Ah always online is really proving to be annoying

#31clowningPosted 5/2/2013 12:30:59 PM
rowgue34 posted...
xoxide124 posted...

I AM VERY MUCH about ownership over data and information. This takes away all your individual rights.


Copyright law was never intended to create monopolies it was designed to prevent them. The entire purpose of copyright law was to place limits on the amount of time you could have exclusive rights to something. What we have now is not copyright law, it's monopoly creation law.


First of all to xoxide: no it does not. You have rights, just not rights of ownership over the original work.

To rowgue: copyright law has nothing to do with monopolies. I don't think you know what a monopoly is. Copyright law exists to ensure that the creator of said work reaps the rewards for his production. It protects the creator of the work.

A monopoly is when one one entity controls or owns an entire industry, supply line, etc. Copyright law protects ownership rights of a creator, whereas monopolies are about means of production in an industry.

You might be confusing patent with copyright. Patents are limited term protections that provide a set amount of time for an owner/creator to control the sole production and sale of whatever it created. Theoretically, this allows the creator to recoup losses spent on developing said product.

Patents create temporary monopolies, whereas copyrights provide ownership rights protection.

What we are seeing today with the licensing business, is the ad hoc creation of rules by which owners and customers should abide. There is a conflict about these rules because the technology of digital transmission of information is quite new, and it will take a while for everything to get worked out.
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It is a capital mistake to theorize before one has data. ...one begins to twist facts to suit theories.... Sir Arthur Conan Doyle
#32xoxide124Posted 5/2/2013 12:42:09 PM
clowning posted...
rowgue34 posted...
xoxide124 posted...

I AM VERY MUCH about ownership over data and information. This takes away all your individual rights.


Copyright law was never intended to create monopolies it was designed to prevent them. The entire purpose of copyright law was to place limits on the amount of time you could have exclusive rights to something. What we have now is not copyright law, it's monopoly creation law.


First of all to xoxide: no it does not. You have rights, just not rights of ownership over the original work.

To rowgue: copyright law has nothing to do with monopolies. I don't think you know what a monopoly is. Copyright law exists to ensure that the creator of said work reaps the rewards for his production. It protects the creator of the work.

A monopoly is when one one entity controls or owns an entire industry, supply line, etc. Copyright law protects ownership rights of a creator, whereas monopolies are about means of production in an industry.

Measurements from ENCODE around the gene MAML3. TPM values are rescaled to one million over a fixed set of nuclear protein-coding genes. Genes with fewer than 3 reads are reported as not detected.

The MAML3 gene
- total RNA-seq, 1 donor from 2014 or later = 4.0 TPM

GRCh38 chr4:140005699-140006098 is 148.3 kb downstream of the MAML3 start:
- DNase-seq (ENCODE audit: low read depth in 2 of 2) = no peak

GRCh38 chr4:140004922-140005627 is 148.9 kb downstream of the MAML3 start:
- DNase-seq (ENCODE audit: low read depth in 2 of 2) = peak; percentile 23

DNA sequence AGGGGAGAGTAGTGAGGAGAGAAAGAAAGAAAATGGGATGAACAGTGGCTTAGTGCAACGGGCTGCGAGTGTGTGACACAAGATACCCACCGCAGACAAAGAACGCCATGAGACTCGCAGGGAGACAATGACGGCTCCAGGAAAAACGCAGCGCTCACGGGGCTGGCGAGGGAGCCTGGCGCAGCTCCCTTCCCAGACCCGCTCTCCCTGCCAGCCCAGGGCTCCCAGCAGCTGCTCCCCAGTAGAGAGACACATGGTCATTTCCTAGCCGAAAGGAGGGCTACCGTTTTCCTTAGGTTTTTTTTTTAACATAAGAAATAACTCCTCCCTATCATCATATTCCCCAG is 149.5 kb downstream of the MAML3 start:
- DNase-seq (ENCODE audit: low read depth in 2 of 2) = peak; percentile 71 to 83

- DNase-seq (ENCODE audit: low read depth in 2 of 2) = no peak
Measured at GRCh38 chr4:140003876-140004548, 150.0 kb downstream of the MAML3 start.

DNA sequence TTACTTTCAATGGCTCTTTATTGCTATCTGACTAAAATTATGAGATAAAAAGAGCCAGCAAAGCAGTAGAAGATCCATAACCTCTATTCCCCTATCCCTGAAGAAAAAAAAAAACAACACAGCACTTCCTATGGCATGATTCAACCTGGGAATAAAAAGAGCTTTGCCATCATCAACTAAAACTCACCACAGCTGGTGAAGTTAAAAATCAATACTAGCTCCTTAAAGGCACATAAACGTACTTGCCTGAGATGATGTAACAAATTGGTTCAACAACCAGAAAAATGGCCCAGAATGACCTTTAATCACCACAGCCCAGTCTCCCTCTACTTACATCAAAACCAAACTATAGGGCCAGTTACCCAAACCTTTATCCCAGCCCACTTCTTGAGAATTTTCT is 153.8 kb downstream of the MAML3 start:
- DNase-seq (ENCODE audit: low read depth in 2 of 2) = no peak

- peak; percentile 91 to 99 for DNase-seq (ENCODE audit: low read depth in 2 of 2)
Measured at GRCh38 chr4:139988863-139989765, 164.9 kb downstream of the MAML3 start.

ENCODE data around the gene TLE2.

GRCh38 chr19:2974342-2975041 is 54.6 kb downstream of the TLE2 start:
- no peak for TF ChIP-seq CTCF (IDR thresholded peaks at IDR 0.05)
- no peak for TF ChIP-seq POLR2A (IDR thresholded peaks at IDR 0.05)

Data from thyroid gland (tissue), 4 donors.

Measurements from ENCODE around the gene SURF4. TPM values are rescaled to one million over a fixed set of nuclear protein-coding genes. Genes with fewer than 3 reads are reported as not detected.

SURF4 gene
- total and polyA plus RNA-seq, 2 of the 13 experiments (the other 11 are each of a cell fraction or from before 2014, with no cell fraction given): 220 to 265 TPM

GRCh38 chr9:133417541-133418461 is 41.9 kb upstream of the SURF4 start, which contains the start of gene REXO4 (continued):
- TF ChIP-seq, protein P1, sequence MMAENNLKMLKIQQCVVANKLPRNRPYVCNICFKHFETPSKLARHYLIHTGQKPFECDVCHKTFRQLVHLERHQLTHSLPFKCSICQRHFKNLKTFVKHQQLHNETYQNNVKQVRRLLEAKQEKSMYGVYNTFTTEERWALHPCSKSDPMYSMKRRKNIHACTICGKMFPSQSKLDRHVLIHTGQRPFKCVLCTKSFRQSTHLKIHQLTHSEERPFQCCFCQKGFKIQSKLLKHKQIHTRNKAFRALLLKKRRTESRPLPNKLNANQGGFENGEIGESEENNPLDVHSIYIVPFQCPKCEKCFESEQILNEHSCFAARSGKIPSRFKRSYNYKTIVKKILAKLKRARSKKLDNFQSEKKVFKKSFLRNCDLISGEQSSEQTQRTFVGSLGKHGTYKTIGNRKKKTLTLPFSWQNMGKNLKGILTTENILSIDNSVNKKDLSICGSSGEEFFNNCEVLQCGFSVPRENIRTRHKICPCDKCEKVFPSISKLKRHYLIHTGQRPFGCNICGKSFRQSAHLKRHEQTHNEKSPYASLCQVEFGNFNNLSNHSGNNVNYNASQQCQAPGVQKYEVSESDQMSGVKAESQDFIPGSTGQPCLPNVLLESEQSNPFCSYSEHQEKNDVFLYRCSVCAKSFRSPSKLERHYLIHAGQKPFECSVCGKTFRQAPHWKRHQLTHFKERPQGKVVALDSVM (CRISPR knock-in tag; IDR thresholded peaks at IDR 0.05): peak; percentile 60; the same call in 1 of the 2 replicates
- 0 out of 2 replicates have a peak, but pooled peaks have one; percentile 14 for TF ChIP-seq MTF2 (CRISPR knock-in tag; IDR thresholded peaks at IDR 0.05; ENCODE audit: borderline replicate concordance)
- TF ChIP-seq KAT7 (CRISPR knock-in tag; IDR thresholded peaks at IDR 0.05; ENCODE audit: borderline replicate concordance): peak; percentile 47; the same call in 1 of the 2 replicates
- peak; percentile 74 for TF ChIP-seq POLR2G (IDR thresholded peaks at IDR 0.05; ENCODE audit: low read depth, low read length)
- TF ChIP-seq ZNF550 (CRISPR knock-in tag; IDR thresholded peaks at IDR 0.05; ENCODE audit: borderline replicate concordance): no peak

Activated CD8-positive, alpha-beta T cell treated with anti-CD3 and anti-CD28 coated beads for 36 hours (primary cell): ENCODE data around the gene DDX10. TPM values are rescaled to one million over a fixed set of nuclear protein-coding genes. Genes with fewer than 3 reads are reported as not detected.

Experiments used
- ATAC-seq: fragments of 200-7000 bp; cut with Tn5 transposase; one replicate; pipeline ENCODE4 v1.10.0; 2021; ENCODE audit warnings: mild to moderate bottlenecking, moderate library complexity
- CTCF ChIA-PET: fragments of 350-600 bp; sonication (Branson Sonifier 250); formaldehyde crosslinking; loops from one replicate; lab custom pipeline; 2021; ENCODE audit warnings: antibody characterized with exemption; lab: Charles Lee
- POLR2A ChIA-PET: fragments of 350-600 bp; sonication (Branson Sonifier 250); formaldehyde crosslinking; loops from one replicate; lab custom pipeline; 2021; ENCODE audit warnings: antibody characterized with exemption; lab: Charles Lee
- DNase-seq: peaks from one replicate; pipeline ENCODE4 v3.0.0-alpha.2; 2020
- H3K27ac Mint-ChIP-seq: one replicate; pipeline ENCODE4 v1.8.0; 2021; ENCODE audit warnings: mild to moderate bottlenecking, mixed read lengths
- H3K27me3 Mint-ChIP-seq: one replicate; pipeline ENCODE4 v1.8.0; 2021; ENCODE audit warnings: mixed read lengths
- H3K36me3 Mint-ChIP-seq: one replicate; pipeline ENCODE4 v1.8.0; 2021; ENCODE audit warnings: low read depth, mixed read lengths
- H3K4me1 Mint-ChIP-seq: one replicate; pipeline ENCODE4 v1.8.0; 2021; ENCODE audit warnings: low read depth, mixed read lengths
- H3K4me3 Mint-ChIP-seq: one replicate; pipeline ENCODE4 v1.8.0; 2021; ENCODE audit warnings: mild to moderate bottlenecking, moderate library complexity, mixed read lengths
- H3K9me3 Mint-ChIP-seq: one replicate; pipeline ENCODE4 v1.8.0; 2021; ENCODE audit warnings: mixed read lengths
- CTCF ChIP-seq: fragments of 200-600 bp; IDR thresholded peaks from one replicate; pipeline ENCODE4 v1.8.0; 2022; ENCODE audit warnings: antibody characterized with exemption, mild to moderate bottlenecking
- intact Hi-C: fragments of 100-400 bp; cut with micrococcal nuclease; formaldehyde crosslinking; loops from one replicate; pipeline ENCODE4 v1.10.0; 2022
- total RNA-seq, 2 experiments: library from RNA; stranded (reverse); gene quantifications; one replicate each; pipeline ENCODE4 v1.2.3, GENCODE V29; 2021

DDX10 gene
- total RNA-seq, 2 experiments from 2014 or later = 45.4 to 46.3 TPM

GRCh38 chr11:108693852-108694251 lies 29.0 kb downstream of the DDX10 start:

You might be confusing patent with copyright. Patents are limited term protections that provide a set amount of time for an owner/creator to control the sole production and sale of whatever it created. Theoretically, this allows the creator to recoup losses spent on developing said product.

Patents create temporary monopolies, whereas copyrights provide ownership rights protection.

What we are seeing today with the licensing business, is the ad hoc creation of rules by which owners and customers should abide. There is a conflict about these rules because the technology of digital transmission of information is quite new, and it will take a while for everything to get worked out.


ANY Data created by any medium no matter what form is not owned by the equipment / application / vendor but the user of said equipment under the acceptable fair use laws PERIOD..

site Record industry vs the people with copying music via cassette to cd and or to hard drive

site ISPs vs the people .. data is not owned by the ISP but owned by the person using it despite its location unless explicitly given not implied

if you use photoshop to create work you own the work not photoshop and and adobe.. acceptable fair use

anything you create in any application is your property not the applications

game and game play would fall under the same laws of acceptable use

a program that allows you to create anything from a game creating a city to a document is still just a tool.. you may not own the program or rights to the program but you own the acceptable use of that program and application to create any aid data at which time that data is yours not the firm that produced said product

just because its on someone else's cloud aka ea / maxis.. the game data despite how twisted it may seem and comes off in its current for is not owned by them by proxy.. its the users and the user has the right period by fair use laws to have a copy of that data despite its form.